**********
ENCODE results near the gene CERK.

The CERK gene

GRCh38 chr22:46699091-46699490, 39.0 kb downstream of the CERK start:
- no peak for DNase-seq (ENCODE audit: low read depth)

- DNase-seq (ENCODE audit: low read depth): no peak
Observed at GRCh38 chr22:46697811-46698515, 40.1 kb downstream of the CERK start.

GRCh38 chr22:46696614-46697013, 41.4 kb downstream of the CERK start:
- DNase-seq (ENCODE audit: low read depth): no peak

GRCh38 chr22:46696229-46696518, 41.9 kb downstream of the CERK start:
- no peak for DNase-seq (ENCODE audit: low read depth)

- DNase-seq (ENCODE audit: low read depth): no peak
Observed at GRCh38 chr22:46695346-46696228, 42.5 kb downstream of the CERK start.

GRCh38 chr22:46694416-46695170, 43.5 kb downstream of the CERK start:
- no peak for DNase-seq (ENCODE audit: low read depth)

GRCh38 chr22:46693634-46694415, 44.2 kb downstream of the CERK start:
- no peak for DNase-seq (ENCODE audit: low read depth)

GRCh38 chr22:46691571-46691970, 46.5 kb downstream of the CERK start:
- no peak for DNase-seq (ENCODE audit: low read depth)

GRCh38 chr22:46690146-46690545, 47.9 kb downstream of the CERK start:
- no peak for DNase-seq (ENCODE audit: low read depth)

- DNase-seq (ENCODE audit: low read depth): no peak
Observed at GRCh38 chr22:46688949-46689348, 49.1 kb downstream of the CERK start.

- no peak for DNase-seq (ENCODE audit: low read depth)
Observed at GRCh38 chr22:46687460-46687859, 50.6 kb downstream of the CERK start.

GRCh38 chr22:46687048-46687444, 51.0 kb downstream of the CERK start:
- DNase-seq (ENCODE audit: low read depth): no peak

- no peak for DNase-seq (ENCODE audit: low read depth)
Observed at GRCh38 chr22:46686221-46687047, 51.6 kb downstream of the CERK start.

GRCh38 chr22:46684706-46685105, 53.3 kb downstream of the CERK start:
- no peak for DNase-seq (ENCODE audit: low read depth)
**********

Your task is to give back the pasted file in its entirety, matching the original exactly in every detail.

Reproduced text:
ENCODE results near the gene CERK.

The CERK gene

GRCh38 chr22:46699091-46699490, 39.0 kb downstream of the CERK start:
- no peak for DNase-seq (ENCODE audit: low read depth)

- DNase-seq (ENCODE audit: low read depth): no peak
Observed at GRCh38 chr22:46697811-46698515, 40.1 kb downstream of the CERK start.

GRCh38 chr22:46696614-46697013, 41.4 kb downstream of the CERK start:
- DNase-seq (ENCODE audit: low read depth): no peak

GRCh38 chr22:46696229-46696518, 41.9 kb downstream of the CERK start:
- no peak for DNase-seq (ENCODE audit: low read depth)

- DNase-seq (ENCODE audit: low read depth): no peak
Observed at GRCh38 chr22:46695346-46696228, 42.5 kb downstream of the CERK start.

GRCh38 chr22:46694416-46695170, 43.5 kb downstream of the CERK start:
- no peak for DNase-seq (ENCODE audit: low read depth)

GRCh38 chr22:46693634-46694415, 44.2 kb downstream of the CERK start:
- no peak for DNase-seq (ENCODE audit: low read depth)

GRCh38 chr22:46691571-46691970, 46.5 kb downstream of the CERK start:
- no peak for DNase-seq (ENCODE audit: low read depth)

GRCh38 chr22:46690146-46690545, 47.9 kb downstream of the CERK start:
- no peak for DNase-seq (ENCODE audit: low read depth)

- DNase-seq (ENCODE audit: low read depth): no peak
Observed at GRCh38 chr22:46688949-46689348, 49.1 kb downstream of the CERK start.

- no peak for DNase-seq (ENCODE audit: low read depth)
Observed at GRCh38 chr22:46687460-46687859, 50.6 kb downstream of the CERK start.

GRCh38 chr22:46687048-46687444, 51.0 kb downstream of the CERK start:
- DNase-seq (ENCODE audit: low read depth): no peak

- no peak for DNase-seq (ENCODE audit: low read depth)
Observed at GRCh38 chr22:46686221-46687047, 51.6 kb downstream of the CERK start.

GRCh38 chr22:46684706-46685105, 53.3 kb downstream of the CERK start:
- no peak for DNase-seq (ENCODE audit: low read depth)